Rossi was referring to the wordless book, the one with the snarling dragon, which he brought with him in subsequent travels. He blames it—or his obsession with it—for precipitating a series of events that would echo across time and place, and one such consequence of his frenzied research into the Dracula legend was the “initiation” of his “unfortunate successor”, and that’s Paul. His letters recount telltale experiences that have a direct bearing on later calamities: in one excursion to Greece, a stranger made him down a drink called amnesia, and he was terribly sick the days that followed. Midway through the book, I got goosebumps when I read the part about a young Romanian woman whom he met, fell in love with, and promised marriage to, then mysteriously forgot about after his sojourn to Greece. Coincidence? Or did the amnesia drink make him forget his enamorata?

The third letter reveals the horrific attack of a vampire (?) on his friend and colleague, Hedges, right at Rossi’s doorstep. Rossi found a bloody gash on his neck, and his friend, articulate and well-educated, in full bloom of health, was incoherent and near-death. "Brook no trespasses," he kept saying. Hedges would die a few days later, and to Rossi, it was a chilling warning of more despicable things to come.

Like I did my dad’s farewell letter, I read Rossi’s letters several times over. From both, I was looking for character, not for answers. Rossi’s helplessness in the face of an unseen enemy was offset by his indomitable spirit. Daddy’s letter was morose, but his spirited acceptance of his mortality gave me reason to believe that he is going to a better place after all, where there is no pain, no disease. These letters, one real, the other imagined, prove to me, finally, that the pen is mightier than the cursor when it comes to matters of grave and lasting importance.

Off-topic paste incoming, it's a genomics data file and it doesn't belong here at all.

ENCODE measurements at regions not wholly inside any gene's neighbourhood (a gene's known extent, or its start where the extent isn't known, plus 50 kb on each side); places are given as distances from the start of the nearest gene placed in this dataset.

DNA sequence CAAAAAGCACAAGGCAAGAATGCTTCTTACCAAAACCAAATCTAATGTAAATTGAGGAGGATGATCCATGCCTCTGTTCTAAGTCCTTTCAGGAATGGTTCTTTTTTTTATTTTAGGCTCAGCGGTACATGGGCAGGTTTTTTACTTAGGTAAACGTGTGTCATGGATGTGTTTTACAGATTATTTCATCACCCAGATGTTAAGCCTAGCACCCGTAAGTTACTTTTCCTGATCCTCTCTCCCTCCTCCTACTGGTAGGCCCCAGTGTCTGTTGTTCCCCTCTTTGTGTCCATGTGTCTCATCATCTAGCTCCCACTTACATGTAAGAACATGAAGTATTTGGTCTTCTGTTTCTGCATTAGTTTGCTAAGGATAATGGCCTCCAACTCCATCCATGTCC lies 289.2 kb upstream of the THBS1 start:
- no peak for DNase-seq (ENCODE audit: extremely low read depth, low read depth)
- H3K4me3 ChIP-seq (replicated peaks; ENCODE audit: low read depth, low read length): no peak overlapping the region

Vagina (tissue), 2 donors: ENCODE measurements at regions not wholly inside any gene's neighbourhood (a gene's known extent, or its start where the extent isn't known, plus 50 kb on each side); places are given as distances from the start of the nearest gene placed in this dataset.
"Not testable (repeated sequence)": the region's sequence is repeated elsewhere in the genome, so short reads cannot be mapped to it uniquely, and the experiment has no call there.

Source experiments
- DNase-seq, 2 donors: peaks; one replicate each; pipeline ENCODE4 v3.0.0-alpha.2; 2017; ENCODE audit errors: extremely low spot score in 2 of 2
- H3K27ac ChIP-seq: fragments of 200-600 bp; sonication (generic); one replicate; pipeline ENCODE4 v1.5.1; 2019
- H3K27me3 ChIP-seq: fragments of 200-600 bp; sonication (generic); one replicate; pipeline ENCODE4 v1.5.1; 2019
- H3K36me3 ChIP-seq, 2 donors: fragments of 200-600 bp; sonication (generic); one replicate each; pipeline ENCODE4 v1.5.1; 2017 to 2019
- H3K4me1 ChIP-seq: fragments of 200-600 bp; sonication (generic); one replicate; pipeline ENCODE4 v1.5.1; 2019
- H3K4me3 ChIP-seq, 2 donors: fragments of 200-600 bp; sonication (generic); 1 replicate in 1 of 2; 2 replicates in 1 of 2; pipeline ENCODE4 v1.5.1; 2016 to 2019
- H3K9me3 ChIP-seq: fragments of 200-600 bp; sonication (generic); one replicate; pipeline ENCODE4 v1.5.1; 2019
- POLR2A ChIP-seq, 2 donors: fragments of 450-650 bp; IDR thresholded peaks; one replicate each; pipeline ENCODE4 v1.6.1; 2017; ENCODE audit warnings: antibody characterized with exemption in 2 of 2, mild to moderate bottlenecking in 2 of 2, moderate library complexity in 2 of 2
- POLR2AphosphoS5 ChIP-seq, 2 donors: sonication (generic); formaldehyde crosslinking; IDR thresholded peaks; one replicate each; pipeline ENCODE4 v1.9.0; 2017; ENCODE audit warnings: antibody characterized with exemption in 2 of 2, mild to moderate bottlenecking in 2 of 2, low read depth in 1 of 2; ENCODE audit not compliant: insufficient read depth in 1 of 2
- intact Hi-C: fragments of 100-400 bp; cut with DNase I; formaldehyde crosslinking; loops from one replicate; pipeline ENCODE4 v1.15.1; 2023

1 year ago - 0 notes

Old Xanga Blog #2

I am on a mission: Save my Xanga blog posts before they disappear!

I was afraid it would happen. The end. The fade out. The disenchantment.
I’m referring to the gradual distancing of myself from the Twilight  books. 
There they were, three black and red volumes, forlorn and untouched since May: Twilight, New Moon, Eclipse. I gaze at them, warily, as I type this. As if they sense the blasphemy of my thoughts. As if they were accusing me: “Traitor.” The truth is, I am just tired. Overloaded. It didn’t bother me in the past when I reread books for the sheer pleasure of reliving the moments I shed buckets of tears or secretly let out a snicker or two. I was a voracious rereading machine. Gone With The Wind : 7 times.The Time Traveler’s Wife: 4 times. The Great Gatsby: 4 times. A Song For Summer: 4 times. I’m talking cover-to-cover rereading here. But then the Twilight books came along, and I’ve read them once, one after the other. I picked up Twilight, reread that. Picked up New Moon. Couldn’t stand to read it again, except the part where Edward stonily says goodbye to a rapidly downspiralling Bella. Picked up Eclipse. Couldn’t do it. Except the “Fire and Ice” chapter, which made me shiver. So now I couldn’t relate to posters over at who gush that they’ve read the books a thousand times each (I sense a hyperbole there). But I know that I adore the books as much as they do. I absolutely will not part with these books. But rereading them…

Then I realized why. Breaking Dawn, the 4th and last book in the series, is about 20 days away (as I write this) from hitting the shelves. I’ve reserved my copy, set aside 700 pesos for it. And I want to dive into the book with close to no recent memory of the Twilight universe. Yes, I want to forget the color of Rosallie’s car (red?), the name of the town where all this happens (Forks?), one of Edward’s favorite recorded artists (Debussy?). I am obsessed with inflicting selective memory upon myself, so when I finally have that copy of BD in my hands, I can enjoy it for the fresh tale that it promises to be. I want no foreshadowing. No flashbacks.No movie trailers, either. 

Masochism has never been so profound.

1 year ago - 0 notes

Old Xanga Blog #1

So I read about RIP Xanga…

That is so sad. Makes me feel guilty that I didn’t stick with the platform. Here’s one of my blog entries from one of the coolest social sites ever:

On my way to Ateneo last Saturday, I made a  detour to UP Diliman. With me were ten high school seniors who were hoping to get a glimpse of the buildings where they would take next month’s UPCAT. As the giddy seniors pointed to this and that and marvelled at the size of the campus, I made  a mental detour of my own…centlogo